We’ve known for a long time that the primary driver of oral decay is the consumption of high levels of sugar-rich foods. As processed or added sugars became widely available, tooth decay and tooth loss skyrocketed in all countries, and it is only with the advent of high-tech dentistry and public health programs that we’ve been able to reduce the amount of decay people experience.
Unfortunately, all preventive dentistry has barely been keeping pace with increased sugar consumption for helping people retain their teeth with age.
So in the 1960s, the National Institute for Dental Research tried to reduce cavities using a number of techniques, all of which succeeded, except the effort to reduce sugar consumption. A recent study tried to explain why we’ve had so hard a time reducing sugar consumption.
Policies Tried to Reduce Sugar Consumption
The study looked at the strong evidence linking sugar consumption with cavities, which has been validated for over 50 years in over 20 countries. So then it seems that reducing sugar consumption should be a high priority for oral health, and to attempt to achieve this priority, policymakers have attempted to:
- Educate people about the dangers of sugar consumption
- Reduce people’s access to sugar
- Tax sugar or otherwise make sugar less desirable to purchase
- Prohibit the consumption of sugar
These efforts have met with mixed success for a number of reasons. First, there’s the problem that people really do like sugar. We are programmed to respond to sweetness as are most animals because sweetness was often associated with nutritious fruits in our evolutionary past.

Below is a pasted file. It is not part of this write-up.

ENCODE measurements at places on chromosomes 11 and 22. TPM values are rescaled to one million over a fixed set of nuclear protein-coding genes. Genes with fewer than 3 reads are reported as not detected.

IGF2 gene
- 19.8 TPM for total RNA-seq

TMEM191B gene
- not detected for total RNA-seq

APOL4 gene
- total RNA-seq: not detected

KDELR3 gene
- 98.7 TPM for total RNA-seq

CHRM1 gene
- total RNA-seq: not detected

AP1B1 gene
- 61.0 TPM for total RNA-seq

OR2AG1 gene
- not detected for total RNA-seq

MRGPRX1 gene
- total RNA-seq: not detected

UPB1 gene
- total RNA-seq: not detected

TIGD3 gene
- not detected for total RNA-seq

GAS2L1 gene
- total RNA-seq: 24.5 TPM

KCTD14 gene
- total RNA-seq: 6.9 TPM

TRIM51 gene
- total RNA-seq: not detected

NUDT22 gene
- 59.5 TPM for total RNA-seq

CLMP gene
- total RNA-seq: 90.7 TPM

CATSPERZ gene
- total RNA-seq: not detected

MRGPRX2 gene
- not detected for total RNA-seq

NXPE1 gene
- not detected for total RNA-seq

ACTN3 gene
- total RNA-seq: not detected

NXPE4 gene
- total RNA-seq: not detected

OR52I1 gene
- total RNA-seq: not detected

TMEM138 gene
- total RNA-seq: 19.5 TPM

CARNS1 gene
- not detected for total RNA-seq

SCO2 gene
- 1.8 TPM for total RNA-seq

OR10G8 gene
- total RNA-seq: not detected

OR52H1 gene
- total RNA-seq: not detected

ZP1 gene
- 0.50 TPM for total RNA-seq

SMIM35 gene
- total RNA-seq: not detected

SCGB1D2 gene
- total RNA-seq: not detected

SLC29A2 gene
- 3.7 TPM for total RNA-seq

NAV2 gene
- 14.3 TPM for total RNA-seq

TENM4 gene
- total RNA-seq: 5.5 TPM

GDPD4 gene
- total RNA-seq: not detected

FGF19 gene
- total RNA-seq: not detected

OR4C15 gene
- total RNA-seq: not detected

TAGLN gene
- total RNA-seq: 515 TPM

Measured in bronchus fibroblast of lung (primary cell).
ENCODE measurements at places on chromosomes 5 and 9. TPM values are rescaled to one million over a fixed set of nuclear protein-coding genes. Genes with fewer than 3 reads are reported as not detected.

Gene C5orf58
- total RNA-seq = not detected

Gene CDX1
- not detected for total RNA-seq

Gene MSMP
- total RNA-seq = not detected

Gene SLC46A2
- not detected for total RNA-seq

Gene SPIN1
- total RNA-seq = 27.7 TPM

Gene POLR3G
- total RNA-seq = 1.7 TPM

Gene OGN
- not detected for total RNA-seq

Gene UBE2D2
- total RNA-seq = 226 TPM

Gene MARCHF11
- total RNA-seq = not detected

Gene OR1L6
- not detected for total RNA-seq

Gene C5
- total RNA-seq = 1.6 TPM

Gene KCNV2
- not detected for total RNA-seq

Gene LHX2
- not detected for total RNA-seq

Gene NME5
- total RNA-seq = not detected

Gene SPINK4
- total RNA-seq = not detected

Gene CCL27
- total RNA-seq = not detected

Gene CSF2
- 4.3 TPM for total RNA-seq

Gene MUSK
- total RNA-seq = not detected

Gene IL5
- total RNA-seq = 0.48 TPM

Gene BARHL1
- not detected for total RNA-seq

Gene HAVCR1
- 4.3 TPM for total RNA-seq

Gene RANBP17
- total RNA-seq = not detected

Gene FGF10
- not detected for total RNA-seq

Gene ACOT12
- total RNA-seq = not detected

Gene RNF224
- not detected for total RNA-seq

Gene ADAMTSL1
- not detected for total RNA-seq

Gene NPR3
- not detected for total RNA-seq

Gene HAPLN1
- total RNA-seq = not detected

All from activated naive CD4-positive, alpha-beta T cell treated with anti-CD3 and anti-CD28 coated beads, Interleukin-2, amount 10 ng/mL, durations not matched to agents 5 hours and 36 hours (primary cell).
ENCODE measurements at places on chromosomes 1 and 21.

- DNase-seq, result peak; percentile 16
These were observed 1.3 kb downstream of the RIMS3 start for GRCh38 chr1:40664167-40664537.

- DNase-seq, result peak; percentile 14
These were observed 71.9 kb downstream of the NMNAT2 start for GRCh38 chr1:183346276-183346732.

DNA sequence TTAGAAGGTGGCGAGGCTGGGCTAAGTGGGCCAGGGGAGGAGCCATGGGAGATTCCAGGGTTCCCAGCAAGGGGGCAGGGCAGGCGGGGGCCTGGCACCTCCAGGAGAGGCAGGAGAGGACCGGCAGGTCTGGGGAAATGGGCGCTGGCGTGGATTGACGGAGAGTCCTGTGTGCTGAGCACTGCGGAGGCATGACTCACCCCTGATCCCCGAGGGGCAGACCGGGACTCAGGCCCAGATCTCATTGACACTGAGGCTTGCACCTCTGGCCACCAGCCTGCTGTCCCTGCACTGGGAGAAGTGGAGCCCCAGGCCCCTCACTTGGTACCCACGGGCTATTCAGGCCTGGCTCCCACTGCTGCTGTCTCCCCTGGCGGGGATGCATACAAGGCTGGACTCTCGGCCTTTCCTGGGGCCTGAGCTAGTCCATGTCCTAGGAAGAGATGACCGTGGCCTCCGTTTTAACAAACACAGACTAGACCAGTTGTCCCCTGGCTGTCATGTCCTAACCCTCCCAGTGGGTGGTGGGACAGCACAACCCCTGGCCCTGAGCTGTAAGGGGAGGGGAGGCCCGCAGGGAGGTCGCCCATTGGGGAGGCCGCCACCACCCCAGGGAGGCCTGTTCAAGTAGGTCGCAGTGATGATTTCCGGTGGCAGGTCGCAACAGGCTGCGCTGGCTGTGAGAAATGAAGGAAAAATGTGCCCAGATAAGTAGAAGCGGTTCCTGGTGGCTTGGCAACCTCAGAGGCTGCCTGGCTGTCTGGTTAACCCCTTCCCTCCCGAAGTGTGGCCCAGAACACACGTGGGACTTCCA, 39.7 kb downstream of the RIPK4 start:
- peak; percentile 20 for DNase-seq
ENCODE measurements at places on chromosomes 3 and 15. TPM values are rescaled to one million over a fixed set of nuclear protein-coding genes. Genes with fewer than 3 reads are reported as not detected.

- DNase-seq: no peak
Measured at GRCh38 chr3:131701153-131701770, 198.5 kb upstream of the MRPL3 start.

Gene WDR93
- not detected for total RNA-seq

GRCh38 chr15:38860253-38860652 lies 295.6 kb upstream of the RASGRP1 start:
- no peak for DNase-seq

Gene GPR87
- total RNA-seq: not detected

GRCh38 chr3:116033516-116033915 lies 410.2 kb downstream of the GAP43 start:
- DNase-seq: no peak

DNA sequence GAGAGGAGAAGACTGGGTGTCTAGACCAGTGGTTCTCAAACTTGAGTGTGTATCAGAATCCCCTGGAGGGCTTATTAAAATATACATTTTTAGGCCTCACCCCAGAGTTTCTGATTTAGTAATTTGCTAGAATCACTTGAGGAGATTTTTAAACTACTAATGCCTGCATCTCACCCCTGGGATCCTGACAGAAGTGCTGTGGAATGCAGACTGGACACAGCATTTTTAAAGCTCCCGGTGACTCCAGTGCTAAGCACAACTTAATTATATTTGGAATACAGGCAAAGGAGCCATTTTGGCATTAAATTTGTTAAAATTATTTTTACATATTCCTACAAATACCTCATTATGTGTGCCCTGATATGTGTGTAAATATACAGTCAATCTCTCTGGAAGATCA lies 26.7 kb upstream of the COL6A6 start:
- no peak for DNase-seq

Attempts to reduce sugar consumption have also been hampered by the efforts of the large sugar lobby, which tried to steer research away from linking sugar to cavities.
Are We Turning the Corner?
But there are signs that this might be changing. Recently, the amount of sugar consumed by Americans has finally started decreasing. In part, this may be related to more people trying to avoid consuming soda, which represents a major contribution of added sugars to our diet. These days, more than 60% of Americans are trying to avoid soda — up from only 41% in 2002 — although only 50% are trying to reduce sugars.
It seems that drink manufacturers can see the writing on the wall and are trying to get on the winning side of the battle, by pledging their help to reduce sugar and calorie consumption.
Although there’s still a long way to go, this is a hopeful sign that we may finally be able to win our war against tooth decay.
If you need an ally in your personal war against tooth decay, please call for an appointment with a Wilmington, NC dentist at Kuzma Advanced Dentistry.